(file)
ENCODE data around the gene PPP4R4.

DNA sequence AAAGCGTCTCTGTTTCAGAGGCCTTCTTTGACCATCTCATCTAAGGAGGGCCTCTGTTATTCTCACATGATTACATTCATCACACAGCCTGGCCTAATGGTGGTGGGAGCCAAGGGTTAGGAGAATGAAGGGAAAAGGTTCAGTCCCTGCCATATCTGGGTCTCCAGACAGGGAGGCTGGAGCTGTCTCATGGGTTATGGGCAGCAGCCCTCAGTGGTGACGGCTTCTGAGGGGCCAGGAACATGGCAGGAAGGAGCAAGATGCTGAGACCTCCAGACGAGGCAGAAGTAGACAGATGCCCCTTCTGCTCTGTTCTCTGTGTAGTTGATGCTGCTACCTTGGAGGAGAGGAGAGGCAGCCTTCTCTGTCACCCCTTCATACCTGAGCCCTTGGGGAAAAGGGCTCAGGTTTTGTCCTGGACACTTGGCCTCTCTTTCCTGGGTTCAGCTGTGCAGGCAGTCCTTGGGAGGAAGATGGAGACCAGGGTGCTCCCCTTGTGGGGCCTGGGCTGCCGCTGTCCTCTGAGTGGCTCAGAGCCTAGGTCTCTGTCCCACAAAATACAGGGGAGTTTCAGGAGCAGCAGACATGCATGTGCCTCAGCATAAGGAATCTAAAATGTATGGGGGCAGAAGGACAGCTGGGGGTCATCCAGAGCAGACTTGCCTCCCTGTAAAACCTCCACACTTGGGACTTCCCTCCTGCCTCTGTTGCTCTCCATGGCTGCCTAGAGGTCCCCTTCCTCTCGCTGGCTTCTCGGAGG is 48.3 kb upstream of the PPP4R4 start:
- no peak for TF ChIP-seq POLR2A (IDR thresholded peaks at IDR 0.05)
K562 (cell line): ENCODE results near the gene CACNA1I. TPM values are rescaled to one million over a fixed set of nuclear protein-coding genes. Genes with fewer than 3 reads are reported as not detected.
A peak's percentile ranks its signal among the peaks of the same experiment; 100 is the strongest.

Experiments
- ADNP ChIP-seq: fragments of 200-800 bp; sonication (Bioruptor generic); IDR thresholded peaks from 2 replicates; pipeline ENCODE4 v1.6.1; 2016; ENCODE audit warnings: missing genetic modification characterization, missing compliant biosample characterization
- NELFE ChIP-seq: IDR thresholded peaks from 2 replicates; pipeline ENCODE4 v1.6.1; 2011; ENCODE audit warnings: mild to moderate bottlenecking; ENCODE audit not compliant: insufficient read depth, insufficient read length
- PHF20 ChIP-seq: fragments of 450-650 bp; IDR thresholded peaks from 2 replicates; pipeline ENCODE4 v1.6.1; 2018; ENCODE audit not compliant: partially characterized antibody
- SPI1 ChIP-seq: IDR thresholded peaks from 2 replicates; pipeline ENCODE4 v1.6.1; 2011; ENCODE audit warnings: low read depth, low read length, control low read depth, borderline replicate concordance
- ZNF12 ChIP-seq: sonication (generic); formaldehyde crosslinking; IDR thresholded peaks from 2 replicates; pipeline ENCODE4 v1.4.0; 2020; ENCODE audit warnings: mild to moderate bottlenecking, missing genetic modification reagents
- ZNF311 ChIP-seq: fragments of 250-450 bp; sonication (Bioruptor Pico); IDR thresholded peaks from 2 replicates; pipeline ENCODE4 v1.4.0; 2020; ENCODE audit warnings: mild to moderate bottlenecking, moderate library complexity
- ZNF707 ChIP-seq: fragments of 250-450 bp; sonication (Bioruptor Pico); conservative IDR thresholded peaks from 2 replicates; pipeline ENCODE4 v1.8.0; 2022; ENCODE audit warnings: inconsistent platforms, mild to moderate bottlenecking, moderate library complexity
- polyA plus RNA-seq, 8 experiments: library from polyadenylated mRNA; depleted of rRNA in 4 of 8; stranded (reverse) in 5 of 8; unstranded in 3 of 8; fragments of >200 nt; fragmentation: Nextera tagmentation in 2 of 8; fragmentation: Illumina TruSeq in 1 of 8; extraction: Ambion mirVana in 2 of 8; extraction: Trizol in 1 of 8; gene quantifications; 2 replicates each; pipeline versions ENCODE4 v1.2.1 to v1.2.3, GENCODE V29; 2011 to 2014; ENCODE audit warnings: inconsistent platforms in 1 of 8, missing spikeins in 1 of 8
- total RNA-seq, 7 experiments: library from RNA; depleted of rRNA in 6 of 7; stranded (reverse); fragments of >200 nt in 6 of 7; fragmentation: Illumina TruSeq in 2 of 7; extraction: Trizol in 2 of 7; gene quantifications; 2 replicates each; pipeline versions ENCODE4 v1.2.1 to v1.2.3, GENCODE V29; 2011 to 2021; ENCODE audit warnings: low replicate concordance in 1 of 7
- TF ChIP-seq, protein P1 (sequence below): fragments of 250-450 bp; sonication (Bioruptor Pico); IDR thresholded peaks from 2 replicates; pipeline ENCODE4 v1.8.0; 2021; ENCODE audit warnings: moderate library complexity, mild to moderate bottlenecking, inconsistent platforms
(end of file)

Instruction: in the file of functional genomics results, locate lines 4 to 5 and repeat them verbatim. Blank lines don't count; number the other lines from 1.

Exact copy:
K562 (cell line): ENCODE results near the gene CACNA1I. TPM values are rescaled to one million over a fixed set of nuclear protein-coding genes. Genes with fewer than 3 reads are reported as not detected.
A peak's percentile ranks its signal among the peaks of the same experiment; 100 is the strongest.